So we did what we don’t like to do: we invented our own very simple framework. And by simple, I mean there’s only one I18n class that represents an internationalized string with some static utility methods (and an abstract JUnit test class; see below). To use, simply create an “internationalization class” that contains a static I18n instances for the messages in a bundle, and then create a resource bundle properties file for each of these classes. That’s it!

So, let’s assume that we have a Maven project and we want to create an internationalization class that represents the internationalized strings for that project. (We could create as many as we want, but one is the simplest.) Here’s the code:

public final class DnaSubprojectI18n {

// These are the internationalized strings ...
public static I18n propertyIsRequired;
public static I18n nodeDoesNotExistAtPath;
public static I18n errorRemovingNodeFromCache;

static {
// Initializes the I18n instances
try {
} catch (final Exception err) {
System.err.println(err); // logging depends on I18n, so we can't log

Notice that we have a static I18n instance for each of our internationalized strings. The name of each I18n variable corresponds to the key in the corresponding property file. Pretty simple boilerplate code.

The actual localized messages are kept same package as this class, but since we’re using Maven the file goes in src/main/resources):

  propertyIsRequired = The {0} property is required but has no value
nodeDoesNotExistAtPath = No node exists at {0} (or below {1})
errorRemovingNodeFromCache = Error while removing {0} from cache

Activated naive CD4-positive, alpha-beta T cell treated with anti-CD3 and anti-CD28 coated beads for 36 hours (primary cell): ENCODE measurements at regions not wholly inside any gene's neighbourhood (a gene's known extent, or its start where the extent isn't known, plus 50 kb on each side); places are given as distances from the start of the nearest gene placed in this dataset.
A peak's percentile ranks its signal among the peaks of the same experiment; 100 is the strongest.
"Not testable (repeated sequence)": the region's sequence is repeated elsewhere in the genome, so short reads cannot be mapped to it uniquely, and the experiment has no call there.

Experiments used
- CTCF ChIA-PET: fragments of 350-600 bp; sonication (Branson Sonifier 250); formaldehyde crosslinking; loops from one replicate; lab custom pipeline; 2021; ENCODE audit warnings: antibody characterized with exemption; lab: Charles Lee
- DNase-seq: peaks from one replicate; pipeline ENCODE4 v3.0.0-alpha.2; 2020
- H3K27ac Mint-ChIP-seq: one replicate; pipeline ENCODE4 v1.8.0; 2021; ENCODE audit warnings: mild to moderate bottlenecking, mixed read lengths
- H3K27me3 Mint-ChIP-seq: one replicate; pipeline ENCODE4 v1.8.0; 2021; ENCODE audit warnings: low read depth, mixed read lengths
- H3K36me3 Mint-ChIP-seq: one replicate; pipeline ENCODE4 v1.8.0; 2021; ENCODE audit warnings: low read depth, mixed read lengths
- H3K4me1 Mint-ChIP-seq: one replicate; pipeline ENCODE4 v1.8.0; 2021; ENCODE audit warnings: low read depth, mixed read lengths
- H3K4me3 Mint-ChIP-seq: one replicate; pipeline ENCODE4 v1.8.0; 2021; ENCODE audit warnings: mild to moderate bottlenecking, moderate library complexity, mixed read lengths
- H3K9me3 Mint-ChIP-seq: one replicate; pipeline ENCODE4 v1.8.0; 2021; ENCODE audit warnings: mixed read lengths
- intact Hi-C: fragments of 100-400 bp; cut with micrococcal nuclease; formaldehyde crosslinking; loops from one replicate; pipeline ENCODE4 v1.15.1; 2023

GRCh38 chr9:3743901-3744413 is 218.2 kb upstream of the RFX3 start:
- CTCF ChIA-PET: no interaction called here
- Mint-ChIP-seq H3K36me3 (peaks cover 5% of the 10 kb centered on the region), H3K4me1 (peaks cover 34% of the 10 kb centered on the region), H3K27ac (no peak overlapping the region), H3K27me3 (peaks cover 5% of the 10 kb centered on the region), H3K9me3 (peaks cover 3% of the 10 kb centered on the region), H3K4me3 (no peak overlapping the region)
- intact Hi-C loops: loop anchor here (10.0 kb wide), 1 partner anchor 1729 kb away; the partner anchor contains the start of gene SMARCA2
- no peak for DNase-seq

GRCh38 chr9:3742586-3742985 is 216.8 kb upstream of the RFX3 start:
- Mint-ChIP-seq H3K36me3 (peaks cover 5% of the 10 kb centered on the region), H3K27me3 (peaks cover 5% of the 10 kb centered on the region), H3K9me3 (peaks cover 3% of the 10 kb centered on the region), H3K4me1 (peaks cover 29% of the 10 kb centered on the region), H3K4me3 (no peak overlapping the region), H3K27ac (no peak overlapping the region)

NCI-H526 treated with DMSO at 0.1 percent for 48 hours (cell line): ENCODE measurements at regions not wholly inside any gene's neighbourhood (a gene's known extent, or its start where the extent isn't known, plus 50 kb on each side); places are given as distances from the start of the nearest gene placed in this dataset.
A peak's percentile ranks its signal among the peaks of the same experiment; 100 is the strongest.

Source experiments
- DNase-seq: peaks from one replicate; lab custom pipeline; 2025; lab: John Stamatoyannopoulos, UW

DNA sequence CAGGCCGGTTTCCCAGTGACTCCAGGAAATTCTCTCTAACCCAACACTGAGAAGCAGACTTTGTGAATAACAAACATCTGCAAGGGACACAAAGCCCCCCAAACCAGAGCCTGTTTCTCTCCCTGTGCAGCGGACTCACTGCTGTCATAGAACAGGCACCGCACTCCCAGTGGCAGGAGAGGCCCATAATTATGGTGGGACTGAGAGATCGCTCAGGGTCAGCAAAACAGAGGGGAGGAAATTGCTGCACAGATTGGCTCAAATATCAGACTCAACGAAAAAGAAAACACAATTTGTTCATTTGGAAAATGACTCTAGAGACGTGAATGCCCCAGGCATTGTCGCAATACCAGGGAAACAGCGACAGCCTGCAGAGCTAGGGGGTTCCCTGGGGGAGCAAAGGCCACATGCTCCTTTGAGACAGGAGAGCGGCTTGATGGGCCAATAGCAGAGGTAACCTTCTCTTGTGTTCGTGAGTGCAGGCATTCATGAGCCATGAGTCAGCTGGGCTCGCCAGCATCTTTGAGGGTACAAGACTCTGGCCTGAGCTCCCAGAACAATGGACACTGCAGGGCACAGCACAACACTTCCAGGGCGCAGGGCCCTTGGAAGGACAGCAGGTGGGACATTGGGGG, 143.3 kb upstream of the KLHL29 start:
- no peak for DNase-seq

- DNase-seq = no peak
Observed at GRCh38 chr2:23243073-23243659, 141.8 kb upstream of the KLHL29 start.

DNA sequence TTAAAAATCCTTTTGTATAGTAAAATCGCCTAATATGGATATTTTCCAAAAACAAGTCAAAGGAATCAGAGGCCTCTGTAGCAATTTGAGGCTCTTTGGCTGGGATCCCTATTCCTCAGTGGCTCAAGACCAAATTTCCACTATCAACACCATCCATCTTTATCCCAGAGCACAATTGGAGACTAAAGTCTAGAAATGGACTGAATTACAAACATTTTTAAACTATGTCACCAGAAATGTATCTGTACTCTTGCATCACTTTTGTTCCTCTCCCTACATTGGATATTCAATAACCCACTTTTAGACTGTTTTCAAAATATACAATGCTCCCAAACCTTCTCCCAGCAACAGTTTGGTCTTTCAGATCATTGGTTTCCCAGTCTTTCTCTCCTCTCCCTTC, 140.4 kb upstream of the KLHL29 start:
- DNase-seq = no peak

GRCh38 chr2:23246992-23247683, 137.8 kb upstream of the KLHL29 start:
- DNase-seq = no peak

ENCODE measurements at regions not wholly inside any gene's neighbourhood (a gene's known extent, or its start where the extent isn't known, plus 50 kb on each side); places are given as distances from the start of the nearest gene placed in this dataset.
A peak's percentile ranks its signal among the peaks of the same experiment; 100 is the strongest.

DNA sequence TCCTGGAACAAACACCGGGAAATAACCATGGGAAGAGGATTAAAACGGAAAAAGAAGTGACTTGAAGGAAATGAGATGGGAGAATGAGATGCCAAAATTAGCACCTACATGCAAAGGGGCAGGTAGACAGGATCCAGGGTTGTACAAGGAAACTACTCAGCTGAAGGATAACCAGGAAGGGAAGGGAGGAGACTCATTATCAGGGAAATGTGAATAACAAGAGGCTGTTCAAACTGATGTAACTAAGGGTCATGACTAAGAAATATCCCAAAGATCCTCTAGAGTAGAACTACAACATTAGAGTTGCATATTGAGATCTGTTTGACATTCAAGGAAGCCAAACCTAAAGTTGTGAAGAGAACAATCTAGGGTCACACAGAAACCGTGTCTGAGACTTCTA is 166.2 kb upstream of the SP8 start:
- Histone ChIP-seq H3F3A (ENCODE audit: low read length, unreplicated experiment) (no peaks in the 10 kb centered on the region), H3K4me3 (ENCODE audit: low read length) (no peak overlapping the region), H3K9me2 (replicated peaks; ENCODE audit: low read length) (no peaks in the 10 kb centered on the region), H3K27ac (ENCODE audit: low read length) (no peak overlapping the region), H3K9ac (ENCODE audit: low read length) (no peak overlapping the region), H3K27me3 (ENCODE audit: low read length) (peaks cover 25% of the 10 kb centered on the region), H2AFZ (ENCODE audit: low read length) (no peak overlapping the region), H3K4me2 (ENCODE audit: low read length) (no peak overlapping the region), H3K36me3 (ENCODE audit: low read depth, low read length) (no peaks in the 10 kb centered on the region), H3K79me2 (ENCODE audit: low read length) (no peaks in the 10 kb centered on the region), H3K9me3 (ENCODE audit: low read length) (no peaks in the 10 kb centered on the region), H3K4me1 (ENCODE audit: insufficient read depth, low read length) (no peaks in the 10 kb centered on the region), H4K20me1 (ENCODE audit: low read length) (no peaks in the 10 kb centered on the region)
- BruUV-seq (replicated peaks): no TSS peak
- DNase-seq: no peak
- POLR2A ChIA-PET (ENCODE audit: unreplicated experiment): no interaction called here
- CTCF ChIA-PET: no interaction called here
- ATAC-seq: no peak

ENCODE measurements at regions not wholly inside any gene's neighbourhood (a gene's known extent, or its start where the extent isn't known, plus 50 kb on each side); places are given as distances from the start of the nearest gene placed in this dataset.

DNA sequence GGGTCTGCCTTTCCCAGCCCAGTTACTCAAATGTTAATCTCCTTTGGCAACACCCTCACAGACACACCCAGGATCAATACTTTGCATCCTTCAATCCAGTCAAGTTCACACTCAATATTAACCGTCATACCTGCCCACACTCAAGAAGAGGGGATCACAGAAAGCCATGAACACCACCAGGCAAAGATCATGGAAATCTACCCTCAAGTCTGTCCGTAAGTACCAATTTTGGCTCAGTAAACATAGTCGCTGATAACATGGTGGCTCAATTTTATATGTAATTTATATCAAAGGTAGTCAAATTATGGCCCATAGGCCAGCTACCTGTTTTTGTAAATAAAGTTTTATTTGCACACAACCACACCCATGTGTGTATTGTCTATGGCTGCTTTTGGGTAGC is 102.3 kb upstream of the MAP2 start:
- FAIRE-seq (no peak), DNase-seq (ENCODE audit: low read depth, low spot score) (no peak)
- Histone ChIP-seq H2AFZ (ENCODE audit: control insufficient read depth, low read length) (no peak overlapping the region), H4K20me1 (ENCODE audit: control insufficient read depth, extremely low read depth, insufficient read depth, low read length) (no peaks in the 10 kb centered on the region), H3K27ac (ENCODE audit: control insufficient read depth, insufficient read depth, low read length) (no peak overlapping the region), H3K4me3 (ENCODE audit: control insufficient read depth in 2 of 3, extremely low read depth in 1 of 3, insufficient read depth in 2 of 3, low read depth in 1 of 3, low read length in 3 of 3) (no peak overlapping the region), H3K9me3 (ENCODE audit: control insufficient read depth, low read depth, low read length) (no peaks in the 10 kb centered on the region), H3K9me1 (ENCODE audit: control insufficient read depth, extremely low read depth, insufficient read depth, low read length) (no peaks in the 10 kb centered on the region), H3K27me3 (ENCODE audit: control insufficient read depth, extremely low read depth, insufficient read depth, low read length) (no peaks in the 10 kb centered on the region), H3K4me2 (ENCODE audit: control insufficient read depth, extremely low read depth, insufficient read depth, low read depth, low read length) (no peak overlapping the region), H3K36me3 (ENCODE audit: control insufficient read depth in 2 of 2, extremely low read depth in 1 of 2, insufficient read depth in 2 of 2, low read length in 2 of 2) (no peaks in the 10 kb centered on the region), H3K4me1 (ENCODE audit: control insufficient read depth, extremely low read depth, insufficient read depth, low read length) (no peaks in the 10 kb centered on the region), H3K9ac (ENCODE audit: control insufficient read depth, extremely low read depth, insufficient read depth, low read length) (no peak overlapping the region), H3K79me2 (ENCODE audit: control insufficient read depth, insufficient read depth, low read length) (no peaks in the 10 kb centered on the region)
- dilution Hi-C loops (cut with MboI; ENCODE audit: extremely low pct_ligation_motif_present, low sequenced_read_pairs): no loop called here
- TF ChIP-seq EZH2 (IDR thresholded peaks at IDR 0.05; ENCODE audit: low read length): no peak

Again, pretty simple and nothing new.

Using in your code
At this point, all we’ve done is defined a bunch of internationalized strings. Now all we need to do to use an internationalized string is to reference the I18n instance you want (e.g., DnaSubprojectI18n.propertyIsRequired). Pass it (and any parameter values) around. And when you’re ready, localize the message by calling I18n.text(Object...params) or I18n.text(Locale locale, Object...params). The beauty of this approach is that IDE’s love it. Want to know where an internationalized message is used? Go to the static I18n member and find where it’s used.

The logging framework used in JBoss DNA has methods that take an I18n instance and zero or more parameters. (Debug and trace methods just take String, since in order to understand these messages you really have to have access to the code, so English messages are sufficient.) This static typing helps make sure that all the developers internationalize where they’re supposed to.

With exceptions, we’ve chosen to have our exceptions use Strings (just like JDK exceptions), so we simply call the I18n.text(Object...params) method:

  throw new RepositoryException(DnaSubprojectI18n.propertyIsRequired.text(path));

We’ll probably make this even easier by adding constructors that take the I18n instance and the parameters, saving a little bit of typing and delaying localization until it’s actually needed.

Testing localizations
Testing your internationalization classes is equally simple. Create a JUnit test class and subclass the AbstractI18nTest class, passing to its constructor your DnaSubprojectI18n class reference:

public class DnaSubprojectI18nTest extends AbstractI18nTest {
public DnaSubprojectI18nTest() {

That’s it. The test class inherits test methods that compare the messages in the properties file with the I18n instances in the class, ensuring there aren’t any extra or missing messages in any of the localization files. That’s a huge benefit!